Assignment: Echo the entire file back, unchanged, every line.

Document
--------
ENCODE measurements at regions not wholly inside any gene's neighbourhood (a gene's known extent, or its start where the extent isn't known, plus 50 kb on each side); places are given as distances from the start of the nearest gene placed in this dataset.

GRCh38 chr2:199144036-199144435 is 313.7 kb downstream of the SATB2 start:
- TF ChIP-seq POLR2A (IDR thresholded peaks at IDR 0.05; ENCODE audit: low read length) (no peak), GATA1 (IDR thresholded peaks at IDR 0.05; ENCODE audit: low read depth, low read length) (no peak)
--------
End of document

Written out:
ENCODE measurements at regions not wholly inside any gene's neighbourhood (a gene's known extent, or its start where the extent isn't known, plus 50 kb on each side); places are given as distances from the start of the nearest gene placed in this dataset.

GRCh38 chr2:199144036-199144435 is 313.7 kb downstream of the SATB2 start:
- TF ChIP-seq POLR2A (IDR thresholded peaks at IDR 0.05; ENCODE audit: low read length) (no peak), GATA1 (IDR thresholded peaks at IDR 0.05; ENCODE audit: low read depth, low read length) (no peak)